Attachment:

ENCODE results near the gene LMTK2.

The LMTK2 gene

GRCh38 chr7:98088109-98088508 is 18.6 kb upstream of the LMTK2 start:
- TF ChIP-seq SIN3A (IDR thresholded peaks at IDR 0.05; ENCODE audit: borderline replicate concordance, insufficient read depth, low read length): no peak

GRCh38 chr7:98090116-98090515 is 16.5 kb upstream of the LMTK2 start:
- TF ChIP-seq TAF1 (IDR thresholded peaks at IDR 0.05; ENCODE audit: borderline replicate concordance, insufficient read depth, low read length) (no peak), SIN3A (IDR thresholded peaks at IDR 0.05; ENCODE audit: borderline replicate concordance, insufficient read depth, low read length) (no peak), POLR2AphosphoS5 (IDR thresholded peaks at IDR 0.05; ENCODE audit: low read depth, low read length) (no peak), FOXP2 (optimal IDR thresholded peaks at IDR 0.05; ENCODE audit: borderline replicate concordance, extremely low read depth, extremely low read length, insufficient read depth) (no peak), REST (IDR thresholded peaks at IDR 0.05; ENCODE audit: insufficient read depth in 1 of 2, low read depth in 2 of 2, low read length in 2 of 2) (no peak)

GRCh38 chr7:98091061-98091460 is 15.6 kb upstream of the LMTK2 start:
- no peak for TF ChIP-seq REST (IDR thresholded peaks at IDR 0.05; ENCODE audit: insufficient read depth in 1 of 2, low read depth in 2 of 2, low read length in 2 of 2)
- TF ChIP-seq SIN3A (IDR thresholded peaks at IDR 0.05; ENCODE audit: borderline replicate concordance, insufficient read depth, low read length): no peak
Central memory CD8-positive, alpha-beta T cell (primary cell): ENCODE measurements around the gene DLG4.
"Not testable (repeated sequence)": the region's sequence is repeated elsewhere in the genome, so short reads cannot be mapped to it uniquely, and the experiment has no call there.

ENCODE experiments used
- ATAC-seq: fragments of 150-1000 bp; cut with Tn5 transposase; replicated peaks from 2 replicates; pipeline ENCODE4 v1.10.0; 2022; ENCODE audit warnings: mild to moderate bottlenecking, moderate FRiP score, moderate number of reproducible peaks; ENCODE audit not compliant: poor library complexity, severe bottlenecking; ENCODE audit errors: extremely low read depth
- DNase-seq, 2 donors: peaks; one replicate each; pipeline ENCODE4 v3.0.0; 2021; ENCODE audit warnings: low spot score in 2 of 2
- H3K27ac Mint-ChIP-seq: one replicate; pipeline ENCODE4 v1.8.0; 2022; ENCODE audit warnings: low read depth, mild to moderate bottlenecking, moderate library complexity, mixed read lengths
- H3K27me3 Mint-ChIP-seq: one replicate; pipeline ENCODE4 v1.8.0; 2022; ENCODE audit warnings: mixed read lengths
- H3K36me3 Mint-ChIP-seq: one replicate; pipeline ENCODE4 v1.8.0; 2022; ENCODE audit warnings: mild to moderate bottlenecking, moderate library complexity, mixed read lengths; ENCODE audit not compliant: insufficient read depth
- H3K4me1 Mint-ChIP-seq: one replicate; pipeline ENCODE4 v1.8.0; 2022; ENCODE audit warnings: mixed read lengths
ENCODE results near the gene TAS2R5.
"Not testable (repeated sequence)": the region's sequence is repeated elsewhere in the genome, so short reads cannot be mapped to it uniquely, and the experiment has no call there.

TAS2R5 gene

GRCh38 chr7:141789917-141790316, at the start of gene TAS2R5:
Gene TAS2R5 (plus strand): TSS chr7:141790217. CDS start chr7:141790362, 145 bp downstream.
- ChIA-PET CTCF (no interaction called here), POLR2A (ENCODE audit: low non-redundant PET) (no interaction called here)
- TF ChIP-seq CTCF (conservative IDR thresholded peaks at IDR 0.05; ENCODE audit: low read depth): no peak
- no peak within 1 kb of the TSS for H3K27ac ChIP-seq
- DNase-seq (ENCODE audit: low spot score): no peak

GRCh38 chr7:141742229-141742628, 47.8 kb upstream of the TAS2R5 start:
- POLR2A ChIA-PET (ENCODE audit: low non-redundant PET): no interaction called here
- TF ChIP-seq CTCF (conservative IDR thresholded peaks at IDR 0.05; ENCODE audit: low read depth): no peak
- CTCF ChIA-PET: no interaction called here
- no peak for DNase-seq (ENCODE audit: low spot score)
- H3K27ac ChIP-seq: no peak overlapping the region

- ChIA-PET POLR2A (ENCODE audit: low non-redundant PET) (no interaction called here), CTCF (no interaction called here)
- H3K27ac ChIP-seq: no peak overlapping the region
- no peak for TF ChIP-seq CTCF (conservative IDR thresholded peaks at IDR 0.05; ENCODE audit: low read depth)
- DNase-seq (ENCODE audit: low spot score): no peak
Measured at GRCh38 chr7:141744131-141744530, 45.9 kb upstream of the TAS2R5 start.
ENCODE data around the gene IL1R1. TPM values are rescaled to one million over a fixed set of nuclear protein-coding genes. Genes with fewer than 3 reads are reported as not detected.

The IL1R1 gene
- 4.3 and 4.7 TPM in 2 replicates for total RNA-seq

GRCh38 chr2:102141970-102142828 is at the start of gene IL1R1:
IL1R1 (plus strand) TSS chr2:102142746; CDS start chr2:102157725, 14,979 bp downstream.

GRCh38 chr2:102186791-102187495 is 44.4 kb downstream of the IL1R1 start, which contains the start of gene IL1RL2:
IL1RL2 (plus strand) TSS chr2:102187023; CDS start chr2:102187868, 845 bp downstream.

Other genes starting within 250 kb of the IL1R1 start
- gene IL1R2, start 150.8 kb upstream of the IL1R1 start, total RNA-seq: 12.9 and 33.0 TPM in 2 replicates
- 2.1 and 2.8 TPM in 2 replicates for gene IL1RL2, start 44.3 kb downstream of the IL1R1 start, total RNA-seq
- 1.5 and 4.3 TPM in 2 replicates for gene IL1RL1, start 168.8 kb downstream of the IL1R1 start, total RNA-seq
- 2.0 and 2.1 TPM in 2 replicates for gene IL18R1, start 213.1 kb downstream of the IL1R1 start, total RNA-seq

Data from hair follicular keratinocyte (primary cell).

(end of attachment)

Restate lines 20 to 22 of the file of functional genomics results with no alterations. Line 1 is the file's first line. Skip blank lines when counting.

"Not testable (repeated sequence)": the region's sequence is repeated elsewhere in the genome, so short reads cannot be mapped to it uniquely, and the experiment has no call there.

TAS2R5 gene

GRCh38 chr7:141789917-141790316, at the start of gene TAS2R5: